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Hiking the Kokoda Trail
Your next adventure: Kokoda Track
Where in the world: Papua New Guinea
Activity: Hiking, Historical
Difficulty: There are many options of how you go about the trek, but in any case, you will need to be well prepared. This is not for the faint-hearted.
Wrap up: Life changing. The setting of one of biggest battles in Australia's history still resonates in the national consciousness today, and it's more than just a tough trek - this is about understanding the battle fought by Australians in World War II.
The Kokoda Track
"Understand... After walking the Kokoda Track over a dozen times now you might wonder why I keep going back. I smile to those who ask, knowing they have not been there or they would not ask the question for those who go.
Understand...To walk the track steeped in so much history and to share the experience with a group of people on their "first crossing" is always a unique and rewarding journey. Sure there is challenge both physical and mental, sure there is bonding within the group, friendships made that last for ever. A sense of accomplishing a tough challenge head on and experiencing the fantastic jungle and people of the region is awesome.
For me as the trek guide, seeing people arrive anxious and unsure at the start but by the end the transformation completes as the group realises they can achieve more than they thought before some take the learning to heart, others revert upon return to "normal" life.
However, no matter how many times I visit the haloed ground of Isuarva battlefield which was the scene of the most heroic, stoic resistance and sacrifice shown by Australian troops possibly ever in Australia's history, there is not a dry eye or a voice unaffected by the experience.
As the dawn service begins and I read my lines a sense of intense sadness engulfs me and even now writing this takes me back there as if I was standing there a split second ago with the tears still falling to the ground as the enormity of the moment hits home. It is then at that moment for many that they begin to understand just a fraction of what before was just words on the page. Walk it, experience it, see it, understand."
Just how physical is this?
The most asked question, how fit do I have to be? It depends on a couple of factors - how many days will you take? Will you be carrying all your gear weighing 20-25kg? Will you get a food drop half way, cutting your pack weight to 16-18 kg? Have a share porter or a personal porter? Carry only a day pack?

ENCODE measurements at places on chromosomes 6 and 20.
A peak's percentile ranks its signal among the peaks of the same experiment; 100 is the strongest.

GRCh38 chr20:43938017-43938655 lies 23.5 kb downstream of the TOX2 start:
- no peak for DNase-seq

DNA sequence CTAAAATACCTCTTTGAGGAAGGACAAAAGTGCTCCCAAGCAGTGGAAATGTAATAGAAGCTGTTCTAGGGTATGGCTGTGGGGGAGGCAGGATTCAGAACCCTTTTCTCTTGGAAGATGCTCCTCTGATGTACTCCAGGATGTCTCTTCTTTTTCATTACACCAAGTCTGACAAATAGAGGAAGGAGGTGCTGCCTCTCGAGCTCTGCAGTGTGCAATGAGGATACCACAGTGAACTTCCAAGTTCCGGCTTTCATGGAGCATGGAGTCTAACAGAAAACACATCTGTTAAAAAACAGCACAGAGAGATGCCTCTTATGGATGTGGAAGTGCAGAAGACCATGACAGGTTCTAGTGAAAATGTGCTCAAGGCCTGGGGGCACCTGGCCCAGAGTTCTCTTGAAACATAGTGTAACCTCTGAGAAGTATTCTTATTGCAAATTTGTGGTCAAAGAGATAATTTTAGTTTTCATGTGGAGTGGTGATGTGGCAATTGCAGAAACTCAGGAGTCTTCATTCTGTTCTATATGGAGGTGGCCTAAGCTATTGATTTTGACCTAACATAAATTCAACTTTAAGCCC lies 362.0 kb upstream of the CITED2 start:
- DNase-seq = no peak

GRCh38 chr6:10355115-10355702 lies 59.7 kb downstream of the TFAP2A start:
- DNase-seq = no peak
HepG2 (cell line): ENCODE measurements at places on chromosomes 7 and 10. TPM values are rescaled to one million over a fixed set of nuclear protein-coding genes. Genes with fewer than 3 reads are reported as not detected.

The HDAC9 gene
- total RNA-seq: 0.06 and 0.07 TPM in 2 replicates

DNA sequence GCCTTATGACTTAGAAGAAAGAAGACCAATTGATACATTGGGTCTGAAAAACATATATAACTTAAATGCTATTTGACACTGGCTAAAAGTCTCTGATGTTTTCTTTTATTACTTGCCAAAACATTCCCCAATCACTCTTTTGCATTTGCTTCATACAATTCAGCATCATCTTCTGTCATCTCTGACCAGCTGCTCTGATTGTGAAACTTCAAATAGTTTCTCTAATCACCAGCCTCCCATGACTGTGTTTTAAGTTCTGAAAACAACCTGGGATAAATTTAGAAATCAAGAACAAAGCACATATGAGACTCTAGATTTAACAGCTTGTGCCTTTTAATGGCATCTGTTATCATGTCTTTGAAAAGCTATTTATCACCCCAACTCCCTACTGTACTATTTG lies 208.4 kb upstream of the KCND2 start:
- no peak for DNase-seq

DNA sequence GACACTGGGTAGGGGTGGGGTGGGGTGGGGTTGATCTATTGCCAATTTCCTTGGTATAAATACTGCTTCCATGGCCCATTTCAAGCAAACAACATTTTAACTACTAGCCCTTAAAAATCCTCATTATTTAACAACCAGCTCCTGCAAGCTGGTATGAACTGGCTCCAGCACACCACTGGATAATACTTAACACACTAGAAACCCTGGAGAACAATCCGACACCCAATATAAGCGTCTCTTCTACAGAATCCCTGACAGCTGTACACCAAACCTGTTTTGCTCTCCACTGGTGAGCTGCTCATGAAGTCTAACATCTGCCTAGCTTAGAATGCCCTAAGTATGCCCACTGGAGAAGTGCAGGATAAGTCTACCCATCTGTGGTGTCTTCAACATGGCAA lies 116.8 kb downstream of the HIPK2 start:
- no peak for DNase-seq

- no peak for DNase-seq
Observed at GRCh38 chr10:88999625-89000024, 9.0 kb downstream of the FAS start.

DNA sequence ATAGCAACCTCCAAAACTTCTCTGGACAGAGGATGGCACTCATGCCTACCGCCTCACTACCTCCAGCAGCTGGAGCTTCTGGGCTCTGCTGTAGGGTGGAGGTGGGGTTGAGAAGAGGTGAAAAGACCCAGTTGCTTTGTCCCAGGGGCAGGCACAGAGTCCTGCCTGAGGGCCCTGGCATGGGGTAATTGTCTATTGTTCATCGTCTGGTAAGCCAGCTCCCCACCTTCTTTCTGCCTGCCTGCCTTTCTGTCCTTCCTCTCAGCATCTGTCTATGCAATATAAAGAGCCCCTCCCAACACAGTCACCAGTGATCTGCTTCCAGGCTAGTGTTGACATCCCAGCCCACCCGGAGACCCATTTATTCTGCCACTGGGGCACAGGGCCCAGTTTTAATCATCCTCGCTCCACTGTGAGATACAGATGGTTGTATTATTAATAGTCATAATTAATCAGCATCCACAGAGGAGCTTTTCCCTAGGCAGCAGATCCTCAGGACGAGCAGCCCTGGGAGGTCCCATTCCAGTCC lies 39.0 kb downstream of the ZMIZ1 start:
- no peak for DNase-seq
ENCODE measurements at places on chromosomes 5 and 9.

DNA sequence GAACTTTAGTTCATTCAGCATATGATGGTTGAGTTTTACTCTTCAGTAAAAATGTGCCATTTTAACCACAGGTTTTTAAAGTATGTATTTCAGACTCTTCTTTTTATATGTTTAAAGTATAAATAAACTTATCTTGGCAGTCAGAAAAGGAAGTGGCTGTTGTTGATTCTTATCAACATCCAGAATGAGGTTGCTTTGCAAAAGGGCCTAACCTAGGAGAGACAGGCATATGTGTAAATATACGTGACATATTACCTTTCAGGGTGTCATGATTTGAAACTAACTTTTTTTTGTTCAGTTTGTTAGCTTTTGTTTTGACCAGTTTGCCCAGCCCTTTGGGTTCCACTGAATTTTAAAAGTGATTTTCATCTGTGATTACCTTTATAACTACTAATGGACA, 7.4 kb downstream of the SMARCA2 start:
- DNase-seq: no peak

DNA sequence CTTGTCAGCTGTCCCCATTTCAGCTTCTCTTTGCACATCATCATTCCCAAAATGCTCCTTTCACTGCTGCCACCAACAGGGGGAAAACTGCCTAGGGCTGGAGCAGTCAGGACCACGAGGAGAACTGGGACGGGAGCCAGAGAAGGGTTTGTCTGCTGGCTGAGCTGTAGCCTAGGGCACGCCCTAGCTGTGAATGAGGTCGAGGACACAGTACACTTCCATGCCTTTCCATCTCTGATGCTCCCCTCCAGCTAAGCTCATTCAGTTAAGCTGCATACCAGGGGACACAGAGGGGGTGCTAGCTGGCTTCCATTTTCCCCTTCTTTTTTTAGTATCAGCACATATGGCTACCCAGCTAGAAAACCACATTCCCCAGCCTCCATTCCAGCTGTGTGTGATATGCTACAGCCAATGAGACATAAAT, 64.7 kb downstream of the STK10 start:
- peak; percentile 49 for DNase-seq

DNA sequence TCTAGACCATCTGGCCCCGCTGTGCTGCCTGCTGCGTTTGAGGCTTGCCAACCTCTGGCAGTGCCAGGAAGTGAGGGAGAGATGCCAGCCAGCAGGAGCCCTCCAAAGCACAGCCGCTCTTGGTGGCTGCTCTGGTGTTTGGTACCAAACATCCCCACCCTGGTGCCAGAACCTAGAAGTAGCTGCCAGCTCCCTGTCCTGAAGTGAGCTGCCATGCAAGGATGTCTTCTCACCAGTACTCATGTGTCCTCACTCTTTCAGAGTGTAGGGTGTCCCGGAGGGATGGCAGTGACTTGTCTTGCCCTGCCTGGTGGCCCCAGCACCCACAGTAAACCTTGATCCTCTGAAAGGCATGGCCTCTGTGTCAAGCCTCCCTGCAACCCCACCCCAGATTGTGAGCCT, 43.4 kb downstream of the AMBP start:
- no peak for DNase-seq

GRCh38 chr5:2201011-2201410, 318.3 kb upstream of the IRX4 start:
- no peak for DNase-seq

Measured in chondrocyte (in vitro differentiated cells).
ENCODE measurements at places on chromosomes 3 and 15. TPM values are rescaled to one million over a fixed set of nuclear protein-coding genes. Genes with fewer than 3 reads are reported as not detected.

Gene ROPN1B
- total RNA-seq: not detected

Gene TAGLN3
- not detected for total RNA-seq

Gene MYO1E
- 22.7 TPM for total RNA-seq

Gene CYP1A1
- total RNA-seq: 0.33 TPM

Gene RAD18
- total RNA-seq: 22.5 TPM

There is quite a difference in the required fitness levels. So work out how much you're going to carry first, then check how heavy you are... do a BMI at your local gym, saving weight by cutting your tooth brush in half is great but what about the extra 10kgs on your body?
Climbing mountains and trekking is 50% physical and 90% mental so have a tough outlook, focus on the positives, don't complain about what you can't change and plod away, then you stand a really good shot at getting through! Having said that, the fitter you are, the leaner you are and the less you are carrying the more you can look up and enjoy, so think it through.
Hire a porter, employ someone and enjoy the trip more. Train with your expected backpack weight plus 30% higher load. Walk to the shops, run, cycle, swim to get an aerobic workout, 4-5 sessions per week for 30 minutes or more. Walk on rough trails each weekend for 2 months starting with 1/2 day walks, building up to the last 4 weeks as full 8-10hr days. Your biggest day on Kokoda will likely be 8-9 hours of walking.
When to go
The wet and dry seasons in PNG are not as black and white as elsewhere in Asia. In practice, for most places the wet just means it is more likely to rain, the dry that it's less likely. Temperatures rarely get too hot but the humidity is always high and can be oppressing. PNG has one of the most variable climates on earth, which can confound the best of travel planning. The wet season is roughly from December to March and the dry is from May to October. April and November are anyone's guess. There are, however, plenty of exceptions to this. The months from June to September are cooler, drier and better to visit, but it's generally hot and humid year-round.
Preparation is the key to success
- Preparation is the key to success, think and plan ahead and start about 3-6 months out with the first part of your training program.
- Check your passport is valid, put $100 PNG Kina inside it for the visa on entry, take some spare local Kina also.
- 2-3 months out you're almost fit enough but visit your local travel Doctor and make sure your medications are bought in time and vaccinations completed well before.
- Get travel insurance as soon as you book your holiday to cover cancellation and the journey.
- Start wearing your boots in well ahead, you don't want blisters from new boots at the start of your trip.
- On the plane: wear your trekking boots and shirt in case of delayed luggage.
- Make sure you have a set of medications with you in carry on and a passport copy in both sets of luggage with your hotel and local contact numbers written on them, don't rely on electronic devices!
- Personal safety is OK but ask before you venture out on where not to go as there are some suburbs which are no go zones especially at night or on your own! Expect the unexpected and adjust to the pace of life in PNG which is much slower, more casual and less deadline orientated than at home!!
- Now = tomorrow, now-now=maybe today